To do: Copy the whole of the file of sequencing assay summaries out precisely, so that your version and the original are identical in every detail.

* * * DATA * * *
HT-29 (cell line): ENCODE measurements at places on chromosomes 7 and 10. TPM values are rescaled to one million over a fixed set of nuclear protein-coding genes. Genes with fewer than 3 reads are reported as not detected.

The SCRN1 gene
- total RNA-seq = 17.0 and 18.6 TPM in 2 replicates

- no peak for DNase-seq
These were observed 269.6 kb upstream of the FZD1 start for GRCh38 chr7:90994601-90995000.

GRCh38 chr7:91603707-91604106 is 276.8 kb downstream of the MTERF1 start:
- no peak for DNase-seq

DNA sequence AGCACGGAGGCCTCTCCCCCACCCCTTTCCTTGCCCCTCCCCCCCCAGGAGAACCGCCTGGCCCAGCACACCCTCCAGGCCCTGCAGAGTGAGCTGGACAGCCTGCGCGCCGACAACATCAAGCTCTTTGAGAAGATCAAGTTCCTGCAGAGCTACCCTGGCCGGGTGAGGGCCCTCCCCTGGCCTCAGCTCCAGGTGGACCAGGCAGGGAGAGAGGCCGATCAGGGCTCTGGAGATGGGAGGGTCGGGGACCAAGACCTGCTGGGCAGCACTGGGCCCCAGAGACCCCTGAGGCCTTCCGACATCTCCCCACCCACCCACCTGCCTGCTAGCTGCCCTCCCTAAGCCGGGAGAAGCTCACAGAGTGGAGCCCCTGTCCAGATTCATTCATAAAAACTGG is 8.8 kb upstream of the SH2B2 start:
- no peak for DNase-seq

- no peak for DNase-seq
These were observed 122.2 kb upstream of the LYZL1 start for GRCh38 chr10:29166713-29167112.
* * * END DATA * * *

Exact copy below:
HT-29 (cell line): ENCODE measurements at places on chromosomes 7 and 10. TPM values are rescaled to one million over a fixed set of nuclear protein-coding genes. Genes with fewer than 3 reads are reported as not detected.

The SCRN1 gene
- total RNA-seq = 17.0 and 18.6 TPM in 2 replicates

- no peak for DNase-seq
These were observed 269.6 kb upstream of the FZD1 start for GRCh38 chr7:90994601-90995000.

GRCh38 chr7:91603707-91604106 is 276.8 kb downstream of the MTERF1 start:
- no peak for DNase-seq

DNA sequence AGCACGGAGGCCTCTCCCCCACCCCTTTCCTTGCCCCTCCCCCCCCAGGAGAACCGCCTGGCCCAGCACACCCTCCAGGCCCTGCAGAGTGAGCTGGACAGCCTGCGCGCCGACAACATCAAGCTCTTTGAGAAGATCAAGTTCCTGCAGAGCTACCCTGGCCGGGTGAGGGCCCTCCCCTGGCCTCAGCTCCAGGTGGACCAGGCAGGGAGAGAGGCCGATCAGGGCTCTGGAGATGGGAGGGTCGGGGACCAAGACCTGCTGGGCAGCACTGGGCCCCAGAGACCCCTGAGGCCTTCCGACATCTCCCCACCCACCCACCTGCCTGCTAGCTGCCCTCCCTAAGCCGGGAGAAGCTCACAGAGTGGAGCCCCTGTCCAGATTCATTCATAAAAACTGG is 8.8 kb upstream of the SH2B2 start:
- no peak for DNase-seq

- no peak for DNase-seq
These were observed 122.2 kb upstream of the LYZL1 start for GRCh38 chr10:29166713-29167112.